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Supreme Court Update: What is A Crime of Violence? A review of Sessions v. Dimaya

By: Anish Parikh

If you have a temporary visa or are a lawful permanent resident, you are probably aware of the effects that a criminal conviction could have on your ability to stay in the United States. A criminal conviction—even by green card holders, can be grounds for deportation if a certain type of crime is committed which includes some acts classified as “crimes of violence”.

The law doesn’t state which specific crimes constitute “crimes of violence”, but says that “crimes of violence” are offenses that involve trying to use, threatening to use, or actually using physical force against another person or their property. A “crime of violence” could also be any offense that is a felony and, while committing that felony, the offender has a good chance of using physical force against another person or their property. Matching those federal guidelines to state criminal laws has been cause for frustration and confusion at times to non-citizen criminal defendants, their defense lawyers, and their immigration lawyers for years. But what crimes, exactly, can cause en a lawful permanent resident to be stripped of their green card status and deported? The Supreme Court addressed that question, in part, last month in a case titled Sessions, Attorney General v. Dimaya. The Supreme Court issued its ruling on April 17, 2018, upholding the Ninth Circuit’s decision that 18 U.S.C. sec. 16(b), a statute which defines “aggravated felonies” for immigration purposes, was unconstitutionally vague.

In Sessions, the Respondent James Dimaya had legally immigrated to the United States from the Philippines in the early 1990s and received lawful permanent residency status. He then committed two burglaries and was twice convicted under the State of California’s residential burglary law. However, California’s burglary law is so broad that it doesn’t necessarily require actual entry into a house—a dishonest door-to-door sales representative could, therefore, be convicted of residential burglary under this law. Therefore, if one is convicted under that state’s law it would be unclear whether the crime was aggravated or not. Subsequent to his convictions for burglary the Department of Homeland Security placed Mr. Dimaya in deportation proceedings reasoning that he had committed an aggravated felony, or “crime of violence”, and therefore could be deported under residual clause contained in the Immigration and Nationality Act clause of 18 U.S.C sec. 16(b). The immigration court then had to decide whether Mr. Dimaya’s robbery convictions were considered aggravated felonies.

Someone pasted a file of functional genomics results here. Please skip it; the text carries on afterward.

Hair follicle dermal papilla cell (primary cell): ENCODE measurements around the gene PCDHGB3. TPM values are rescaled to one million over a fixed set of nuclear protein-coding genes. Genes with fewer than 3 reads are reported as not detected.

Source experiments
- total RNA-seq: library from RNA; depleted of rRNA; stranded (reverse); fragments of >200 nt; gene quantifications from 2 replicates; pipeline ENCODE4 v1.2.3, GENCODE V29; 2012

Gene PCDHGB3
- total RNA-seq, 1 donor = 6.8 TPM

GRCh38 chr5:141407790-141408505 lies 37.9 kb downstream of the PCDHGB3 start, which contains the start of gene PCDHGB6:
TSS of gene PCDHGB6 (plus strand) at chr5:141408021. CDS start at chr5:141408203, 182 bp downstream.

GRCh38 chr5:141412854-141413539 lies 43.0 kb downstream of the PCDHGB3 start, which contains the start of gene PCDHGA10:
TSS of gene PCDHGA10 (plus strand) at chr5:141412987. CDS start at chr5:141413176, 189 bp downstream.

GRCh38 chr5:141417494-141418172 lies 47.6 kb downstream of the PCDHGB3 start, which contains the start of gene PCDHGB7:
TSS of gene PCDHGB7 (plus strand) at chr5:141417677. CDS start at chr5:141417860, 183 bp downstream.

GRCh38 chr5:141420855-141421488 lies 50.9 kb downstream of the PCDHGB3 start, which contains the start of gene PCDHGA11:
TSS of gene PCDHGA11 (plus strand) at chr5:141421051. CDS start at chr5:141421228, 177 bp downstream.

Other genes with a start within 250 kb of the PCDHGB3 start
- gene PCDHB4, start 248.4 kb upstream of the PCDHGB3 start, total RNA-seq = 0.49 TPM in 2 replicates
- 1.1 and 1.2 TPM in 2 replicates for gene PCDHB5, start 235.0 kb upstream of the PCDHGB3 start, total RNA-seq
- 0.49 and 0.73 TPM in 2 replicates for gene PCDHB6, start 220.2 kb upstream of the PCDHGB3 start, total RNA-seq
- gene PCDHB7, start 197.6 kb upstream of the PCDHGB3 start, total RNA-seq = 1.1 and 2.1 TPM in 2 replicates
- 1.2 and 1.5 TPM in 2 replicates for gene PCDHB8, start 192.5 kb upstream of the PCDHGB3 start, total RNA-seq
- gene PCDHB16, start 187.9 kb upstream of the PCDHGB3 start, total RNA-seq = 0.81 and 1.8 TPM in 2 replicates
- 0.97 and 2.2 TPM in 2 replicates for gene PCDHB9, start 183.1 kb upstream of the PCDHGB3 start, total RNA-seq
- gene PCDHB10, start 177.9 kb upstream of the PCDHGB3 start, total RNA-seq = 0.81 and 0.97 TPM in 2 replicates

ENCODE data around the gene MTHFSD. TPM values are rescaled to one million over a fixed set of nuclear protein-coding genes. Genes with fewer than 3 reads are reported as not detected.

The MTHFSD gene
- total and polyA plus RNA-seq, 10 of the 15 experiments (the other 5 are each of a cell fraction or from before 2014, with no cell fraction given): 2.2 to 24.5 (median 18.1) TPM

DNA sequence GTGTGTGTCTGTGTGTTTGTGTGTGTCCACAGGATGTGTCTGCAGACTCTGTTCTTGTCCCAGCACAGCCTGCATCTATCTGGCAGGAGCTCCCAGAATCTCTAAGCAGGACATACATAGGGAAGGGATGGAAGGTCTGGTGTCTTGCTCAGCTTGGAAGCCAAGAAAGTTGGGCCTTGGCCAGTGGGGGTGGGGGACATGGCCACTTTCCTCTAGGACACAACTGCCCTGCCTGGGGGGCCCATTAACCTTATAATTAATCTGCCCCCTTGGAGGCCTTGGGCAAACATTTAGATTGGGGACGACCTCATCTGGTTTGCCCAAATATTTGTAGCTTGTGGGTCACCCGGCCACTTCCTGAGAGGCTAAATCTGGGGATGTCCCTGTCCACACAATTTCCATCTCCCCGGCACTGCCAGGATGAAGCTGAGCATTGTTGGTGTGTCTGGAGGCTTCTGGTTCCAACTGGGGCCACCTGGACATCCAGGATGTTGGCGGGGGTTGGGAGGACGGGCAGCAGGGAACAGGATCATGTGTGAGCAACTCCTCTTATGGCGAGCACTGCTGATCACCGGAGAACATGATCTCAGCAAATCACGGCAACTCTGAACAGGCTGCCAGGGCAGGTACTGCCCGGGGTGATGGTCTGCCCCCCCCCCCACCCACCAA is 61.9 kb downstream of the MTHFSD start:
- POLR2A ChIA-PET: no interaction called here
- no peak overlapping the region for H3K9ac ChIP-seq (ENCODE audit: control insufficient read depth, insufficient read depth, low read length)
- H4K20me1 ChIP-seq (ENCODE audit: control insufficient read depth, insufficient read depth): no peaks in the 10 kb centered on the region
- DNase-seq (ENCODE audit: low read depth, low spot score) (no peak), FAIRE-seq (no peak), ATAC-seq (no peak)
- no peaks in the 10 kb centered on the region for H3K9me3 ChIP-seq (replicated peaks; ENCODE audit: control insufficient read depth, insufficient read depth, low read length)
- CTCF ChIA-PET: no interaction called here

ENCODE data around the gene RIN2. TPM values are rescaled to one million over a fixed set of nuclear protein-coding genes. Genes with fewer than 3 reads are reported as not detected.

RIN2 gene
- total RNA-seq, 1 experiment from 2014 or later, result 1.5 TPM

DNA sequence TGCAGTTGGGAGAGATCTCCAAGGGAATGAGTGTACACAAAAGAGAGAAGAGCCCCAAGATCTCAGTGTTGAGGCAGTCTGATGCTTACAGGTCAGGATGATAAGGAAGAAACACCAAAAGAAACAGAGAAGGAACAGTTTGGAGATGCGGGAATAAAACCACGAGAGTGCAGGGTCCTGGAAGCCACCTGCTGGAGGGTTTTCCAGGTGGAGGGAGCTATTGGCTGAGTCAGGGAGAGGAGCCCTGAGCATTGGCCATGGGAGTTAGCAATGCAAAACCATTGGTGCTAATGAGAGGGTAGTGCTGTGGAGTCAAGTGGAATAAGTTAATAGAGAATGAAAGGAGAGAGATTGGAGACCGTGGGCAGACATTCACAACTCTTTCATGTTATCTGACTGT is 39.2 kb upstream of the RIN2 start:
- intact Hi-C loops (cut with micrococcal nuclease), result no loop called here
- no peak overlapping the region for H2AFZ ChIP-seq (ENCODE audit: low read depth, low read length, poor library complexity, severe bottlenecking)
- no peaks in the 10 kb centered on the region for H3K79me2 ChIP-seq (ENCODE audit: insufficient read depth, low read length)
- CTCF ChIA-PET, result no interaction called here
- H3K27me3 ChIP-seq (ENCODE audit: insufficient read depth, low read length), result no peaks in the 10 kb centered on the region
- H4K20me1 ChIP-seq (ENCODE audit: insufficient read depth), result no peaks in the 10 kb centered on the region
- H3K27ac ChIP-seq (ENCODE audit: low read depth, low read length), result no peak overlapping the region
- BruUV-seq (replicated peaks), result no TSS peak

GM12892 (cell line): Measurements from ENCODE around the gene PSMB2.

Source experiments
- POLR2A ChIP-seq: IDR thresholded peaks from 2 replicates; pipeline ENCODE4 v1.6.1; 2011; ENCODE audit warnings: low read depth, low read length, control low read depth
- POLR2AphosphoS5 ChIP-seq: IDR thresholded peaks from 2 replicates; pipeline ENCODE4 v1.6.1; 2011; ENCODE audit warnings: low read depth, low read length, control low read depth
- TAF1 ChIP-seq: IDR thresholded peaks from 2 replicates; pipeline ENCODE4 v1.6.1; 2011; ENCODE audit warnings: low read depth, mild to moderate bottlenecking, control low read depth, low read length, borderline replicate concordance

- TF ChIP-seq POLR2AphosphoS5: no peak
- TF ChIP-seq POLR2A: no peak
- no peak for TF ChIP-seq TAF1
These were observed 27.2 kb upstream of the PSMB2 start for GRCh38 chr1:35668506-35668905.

One problem with the current statutory definition of an aggravated felony, or “crime of violence” is that it is vague. Our laws must be specific, or residents subject to those laws and their implications will not be able to ascertain the repercussions of their own actions. Think about a law that says “No Vehicles in the Park.” There’s a good chance driving a car into the park would be against the law. On the other hand, walking into the park is probably okay. But if you bring your bicycle into the park, are you breaking the law? What about on a motor scooter? While lawmakers of course strive for fairness in applicability, often times definitions are unclear and difficult to interpret. This often results in an unfair predicament for both citizens and non-citizens when they subject to a law for which they are unsure of its definition and applications.

We’re still stuck with our main question – were Mr. Dimaya’s robbery convictions, which could be violent or could have happened without violence— enough to be “crimes of violence” and therefore be grounds for deportation? A criminal conviction usually only states the act you were convicted of and the law you were convicted under, there is no special description area for your unique circumstances or the facts of each case. Although immigration courts in the past have looked into the language of state laws and compared them to this federal standard, they’ve often reached different conclusions. This means that a court in Chicago could say a burglary such as the one committed by Mr. Dimaya was a not crime of violence, but a court in Los Angeles could decide otherwise. Each court would be applying a different standard resulting in two different outcomes of whether someone like Mr. Dimaya could have stayed or had to be deported. Because the aggravated felony law, as it pertains to immigration proceedings, is so broad and arguably vague, either court would be correct.

There are several permanent residents encountering this same issue. The Supreme Court recognized the confusion with matching so many state-level laws to the federal “crime of violence” standard that it recently addressed it. The court opined that because immigration courts could rule either way based upon the application of a particular state’s law, the Supreme Court decided to strike down the entire “crime of violence” standard as too vague. It was further determined that this vagueness affected the standards of review when extended to deportation proceedings. The court ultimately ruled that ALL laws threatening life, liberty, or property should have to be strict enough to be understood—not just criminal laws. The impact of this ruling is an important step in recognizing the rights of non-citizens, and increases the standards for deporting lawful permanent residents. President Trump tweeted shortly after the decision, stating “Congress must close loopholes that block the removal of dangerous criminal aliens, including aggravated felons.” As such, the long-term impact of the court’s ruling will be uncertain for some time.

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